> wide-spread CoCs, like Contributor Covenant and its derivatives, are
> perceived as (paraphrasing) too "American", politically overcorrect,
> corporate BS, etc., which are forced upon open-source projects.

This knife cuts both ways, of course. I cannot count how many times I
heard unflattering things about e.g. a former Hungarian colleague of
mine who voiced opinions that were, at times, quite offensive to the
rest of the staff, and it was often excused as "East European".

In a multi-cultural team, respect often comes in the form of learning
about one another's cultural background, and compromising, sometimes
unexpectedly so.

A CoC can very easily create clarity in such circumstances. By stating
explicitly the standards to which we promise to hold ourselves, as well
as others. And it can even help those who think of themselves as decent
to improve on that front.

Example: in Git for Windows, we adopted a variant of the Contributors'
Covenant a couple of years ago. From my side, it was specifically
intended not only to create a safe space for underrepresented groups, it
was also intended to give a promise to contributors that I will hold
myself to that standard, too. Guess what: several times I failed. I am
human. I was called out for it, rightfully so, and it helped me improve
the way I communicate. (I still have a ways to go, of course.)

I still stand by my statement from above: nobody has anything to fear
from a CoC, except those who are prone or even intent on violating it.
In which case I am very much in favor of a CoC, and very, very much not
against it.

> Consequently, such CoCs are often found rather discouraging, and
> announcements about their adoption in open-source projects generally
> get negative reaction.

That does not match my experience. In Git for Windows' case, I can
recall only one minor negative reaction (private, if I remember
correctly), and in that case, I have to admit that I feel my statement
from above very much validated: that person did not seem to _want_ to
abide by the common decency called for by the CoC.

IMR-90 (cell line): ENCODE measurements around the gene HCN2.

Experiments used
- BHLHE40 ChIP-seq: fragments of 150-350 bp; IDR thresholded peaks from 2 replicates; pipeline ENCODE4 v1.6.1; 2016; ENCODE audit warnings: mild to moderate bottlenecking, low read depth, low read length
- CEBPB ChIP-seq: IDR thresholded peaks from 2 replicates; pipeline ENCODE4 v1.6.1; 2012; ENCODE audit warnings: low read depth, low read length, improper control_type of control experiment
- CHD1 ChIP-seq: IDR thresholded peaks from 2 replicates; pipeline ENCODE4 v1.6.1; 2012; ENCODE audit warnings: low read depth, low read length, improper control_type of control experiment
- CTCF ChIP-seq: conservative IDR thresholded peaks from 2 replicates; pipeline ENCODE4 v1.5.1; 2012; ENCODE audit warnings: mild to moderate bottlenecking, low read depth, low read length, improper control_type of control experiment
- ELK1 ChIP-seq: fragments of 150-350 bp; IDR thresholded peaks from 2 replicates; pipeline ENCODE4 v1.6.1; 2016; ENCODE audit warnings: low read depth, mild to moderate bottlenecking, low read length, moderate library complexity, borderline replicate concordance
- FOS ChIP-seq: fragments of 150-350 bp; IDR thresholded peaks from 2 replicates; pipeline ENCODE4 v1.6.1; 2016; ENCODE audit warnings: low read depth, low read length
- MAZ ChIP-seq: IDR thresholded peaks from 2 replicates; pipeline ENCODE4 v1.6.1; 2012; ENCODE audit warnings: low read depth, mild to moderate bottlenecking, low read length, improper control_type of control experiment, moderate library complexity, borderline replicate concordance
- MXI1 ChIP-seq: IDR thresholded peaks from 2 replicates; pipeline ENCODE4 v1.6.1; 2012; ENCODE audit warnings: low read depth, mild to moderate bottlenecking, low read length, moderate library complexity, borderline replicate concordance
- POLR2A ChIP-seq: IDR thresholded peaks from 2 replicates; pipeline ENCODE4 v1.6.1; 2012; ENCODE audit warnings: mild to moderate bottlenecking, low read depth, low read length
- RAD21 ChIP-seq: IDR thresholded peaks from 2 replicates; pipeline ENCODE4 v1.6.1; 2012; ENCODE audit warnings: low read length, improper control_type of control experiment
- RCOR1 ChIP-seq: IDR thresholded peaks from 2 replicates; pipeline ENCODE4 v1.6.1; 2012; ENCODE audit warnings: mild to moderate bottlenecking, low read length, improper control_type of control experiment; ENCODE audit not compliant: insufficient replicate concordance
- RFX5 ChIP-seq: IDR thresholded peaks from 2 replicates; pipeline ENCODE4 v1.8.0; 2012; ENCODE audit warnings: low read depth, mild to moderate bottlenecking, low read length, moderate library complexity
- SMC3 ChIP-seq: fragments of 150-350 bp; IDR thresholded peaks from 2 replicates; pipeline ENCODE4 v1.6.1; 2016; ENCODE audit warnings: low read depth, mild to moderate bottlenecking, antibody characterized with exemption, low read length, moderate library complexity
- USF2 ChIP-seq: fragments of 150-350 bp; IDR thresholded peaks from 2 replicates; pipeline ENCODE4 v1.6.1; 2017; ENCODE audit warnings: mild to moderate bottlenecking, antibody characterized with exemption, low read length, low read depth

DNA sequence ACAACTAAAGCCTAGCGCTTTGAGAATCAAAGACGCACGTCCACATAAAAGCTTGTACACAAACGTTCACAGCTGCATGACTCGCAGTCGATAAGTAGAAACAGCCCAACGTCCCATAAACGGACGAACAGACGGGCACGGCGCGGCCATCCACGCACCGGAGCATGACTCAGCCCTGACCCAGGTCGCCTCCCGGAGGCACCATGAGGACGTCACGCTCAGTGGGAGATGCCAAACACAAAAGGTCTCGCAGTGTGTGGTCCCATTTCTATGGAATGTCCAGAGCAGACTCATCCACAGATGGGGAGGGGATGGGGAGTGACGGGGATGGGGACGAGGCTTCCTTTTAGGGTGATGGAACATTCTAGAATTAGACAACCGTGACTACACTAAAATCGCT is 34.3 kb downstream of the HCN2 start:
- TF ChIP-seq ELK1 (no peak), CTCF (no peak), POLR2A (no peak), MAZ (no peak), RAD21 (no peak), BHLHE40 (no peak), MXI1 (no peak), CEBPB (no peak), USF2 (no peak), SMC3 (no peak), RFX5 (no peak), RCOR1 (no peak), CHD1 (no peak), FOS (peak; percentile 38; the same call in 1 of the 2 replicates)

> Less is more.  Much-much more.  A concise CoC that treats its readers
> as responsible, well-behaved human beings is met with much approval.

But do those readers approve of the same thing? Like, do they really
have the same understanding of that concise CoC? I have experienced
_way_ too diverging interpretations of short texts like the one you
linked below to believe _that_.

> Take, for example, the TrueOS Rules of Conduct, which in just a few
> short sentences covers everything that's worth covering:

This is what I understand from reading this very terse statement: "We do
not want to be criticized for the way we talk, no matter how offended
people might get, and here is an email address that might, or might not,
be monitored, where you can complain, if you must. Good luck to you."

> If diversity and inclusion of other cultures is indeed a priority,
> then we should carefully consider that some potential contributors
> will rather choose not to contribute because of a CoC like this.

Let me be blunt for a minute. The proposed CoC would not change anything
for any contributor I consider decent. Not one thing. There would not be
any need to change any behavior, no need to complain, they could just
read the CoC and say: "Yep, that's right, that's exactly how I want to
behave, and that's how I want the others in this project to behave. Back
to this bug I wanted to debug/this feature I wanted to implement..."

> > If people are on board with this direction, it might be fun to pick
> > up a bunch of "Acked-by" trailers from people in the community who
> > agree with it. It might give it more weight if many members have
> > publicly endorsed it.
> Because of the above I'm leaning towards NACK.

It makes me sad to hear that, in particular because I give this patch a
big ACK.

To understand better why you are so negative about it:

- would you feel that you have to do anything differently from before?

- do you think that the CoC does not describe your values that you have

- could you propose a better alternative to the CoC, which -- by Junio's
  own words -- would have helped tremendously in the past, would have
  made it easier for Junio and some others to deal with at least one
  very real, and very damaging problem?


  reply	other threads:[~2019-09-24 13:21 UTC|newest]

Thread overview: 28+ messages / expand[flat|nested]  mbox.gz  Atom feed  top
2019-09-24  6:44 Jeff King
2019-09-24  9:01 ` SZEDER Gábor
2019-09-24 13:20   ` Johannes Schindelin [this message]
2019-09-24 15:50     ` Jeff King
2019-09-25  6:39     ` Daniel Stenberg
2019-09-24 14:40   ` Phillip Wood
2019-09-24 12:13 ` Derrick Stolee
2019-09-24 15:51   ` Jeff King
2019-09-24 14:13 ` Phillip Wood
2019-09-24 16:53 ` Garima Singh
2019-09-24 16:56   ` Deb Nicholson
2019-09-24 17:12 ` Denton Liu
2019-09-24 20:05   ` Pratyush Yadav
2019-09-24 20:10     ` Doug Maxey
2019-09-24 20:52     ` Jeff King
2019-09-24 20:46   ` Jeff King
2019-09-24 23:52   ` Emily Shaffer
2019-09-26  7:20     ` [PATCH] CODE_OF_CONDUCT: mention individual project-leader emails Jeff King
2019-09-26 12:16       ` Derrick Stolee
2019-09-26 21:37       ` Emily Shaffer
2019-09-27 18:58       ` CB Bailey
2019-09-24 17:23 ` [PATCH] add a Code of Conduct document Jonathan Tan
2019-09-24 17:40 ` Thomas Gummerer
2019-09-24 20:14 ` René Scharfe
2019-09-24 21:09   ` Jeff King
2019-09-25 12:34     ` Johannes Schindelin
2019-09-24 23:37 ` brian m. carlson
2019-09-26 17:42 ` Elijah Newren